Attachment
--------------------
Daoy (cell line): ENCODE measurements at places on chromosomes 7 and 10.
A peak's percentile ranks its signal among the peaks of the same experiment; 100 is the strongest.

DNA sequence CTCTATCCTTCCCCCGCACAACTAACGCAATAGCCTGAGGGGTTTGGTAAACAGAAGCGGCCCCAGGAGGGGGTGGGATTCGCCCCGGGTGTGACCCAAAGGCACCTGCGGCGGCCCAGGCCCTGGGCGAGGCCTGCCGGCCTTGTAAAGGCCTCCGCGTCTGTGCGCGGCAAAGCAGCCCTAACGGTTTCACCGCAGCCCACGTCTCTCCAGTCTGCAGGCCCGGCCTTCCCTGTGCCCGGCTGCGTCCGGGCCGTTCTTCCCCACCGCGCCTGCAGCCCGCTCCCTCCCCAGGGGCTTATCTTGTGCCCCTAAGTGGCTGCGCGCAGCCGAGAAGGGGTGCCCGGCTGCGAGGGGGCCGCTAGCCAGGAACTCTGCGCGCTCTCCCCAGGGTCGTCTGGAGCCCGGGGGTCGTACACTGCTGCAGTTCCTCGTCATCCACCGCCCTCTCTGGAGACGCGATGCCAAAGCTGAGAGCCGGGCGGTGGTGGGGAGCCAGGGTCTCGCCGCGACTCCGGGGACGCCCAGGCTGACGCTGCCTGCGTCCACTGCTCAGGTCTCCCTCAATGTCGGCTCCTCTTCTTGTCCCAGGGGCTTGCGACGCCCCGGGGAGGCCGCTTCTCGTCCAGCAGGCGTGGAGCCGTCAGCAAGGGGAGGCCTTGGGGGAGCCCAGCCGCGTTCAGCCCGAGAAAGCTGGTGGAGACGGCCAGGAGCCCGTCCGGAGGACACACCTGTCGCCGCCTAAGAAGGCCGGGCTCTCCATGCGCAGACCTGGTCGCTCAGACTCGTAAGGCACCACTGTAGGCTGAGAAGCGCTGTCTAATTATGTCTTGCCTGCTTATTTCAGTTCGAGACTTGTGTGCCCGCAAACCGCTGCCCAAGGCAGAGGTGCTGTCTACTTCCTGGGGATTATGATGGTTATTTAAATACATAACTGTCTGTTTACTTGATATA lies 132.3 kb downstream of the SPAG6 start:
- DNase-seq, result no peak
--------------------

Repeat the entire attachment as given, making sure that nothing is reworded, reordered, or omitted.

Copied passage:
Daoy (cell line): ENCODE measurements at places on chromosomes 7 and 10.
A peak's percentile ranks its signal among the peaks of the same experiment; 100 is the strongest.

DNA sequence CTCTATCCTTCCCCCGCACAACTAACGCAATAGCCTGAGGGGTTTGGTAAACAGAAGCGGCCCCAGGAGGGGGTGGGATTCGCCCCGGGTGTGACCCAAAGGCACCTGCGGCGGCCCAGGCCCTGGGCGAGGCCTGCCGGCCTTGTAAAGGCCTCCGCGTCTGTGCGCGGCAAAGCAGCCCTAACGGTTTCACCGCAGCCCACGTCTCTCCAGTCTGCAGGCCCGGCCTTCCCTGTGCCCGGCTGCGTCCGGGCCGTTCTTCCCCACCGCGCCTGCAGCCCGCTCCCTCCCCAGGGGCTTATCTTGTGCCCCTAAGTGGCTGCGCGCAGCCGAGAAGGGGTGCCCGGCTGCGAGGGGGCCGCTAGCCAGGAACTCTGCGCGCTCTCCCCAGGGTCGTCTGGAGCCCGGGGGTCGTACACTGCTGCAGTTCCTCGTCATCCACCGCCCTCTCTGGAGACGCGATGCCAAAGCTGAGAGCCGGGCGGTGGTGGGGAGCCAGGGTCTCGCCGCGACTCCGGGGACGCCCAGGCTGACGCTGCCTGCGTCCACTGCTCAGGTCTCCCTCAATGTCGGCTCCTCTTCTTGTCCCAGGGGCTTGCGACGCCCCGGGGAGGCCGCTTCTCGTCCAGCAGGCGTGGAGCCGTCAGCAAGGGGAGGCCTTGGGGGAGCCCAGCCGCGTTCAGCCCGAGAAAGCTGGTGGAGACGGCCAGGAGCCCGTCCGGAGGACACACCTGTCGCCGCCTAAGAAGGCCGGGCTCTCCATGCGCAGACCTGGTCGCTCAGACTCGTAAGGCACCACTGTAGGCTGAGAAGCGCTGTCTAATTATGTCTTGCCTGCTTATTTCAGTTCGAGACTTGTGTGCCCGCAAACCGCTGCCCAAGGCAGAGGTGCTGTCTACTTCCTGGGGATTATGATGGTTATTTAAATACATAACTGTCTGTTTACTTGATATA lies 132.3 kb downstream of the SPAG6 start:
- DNase-seq, result no peak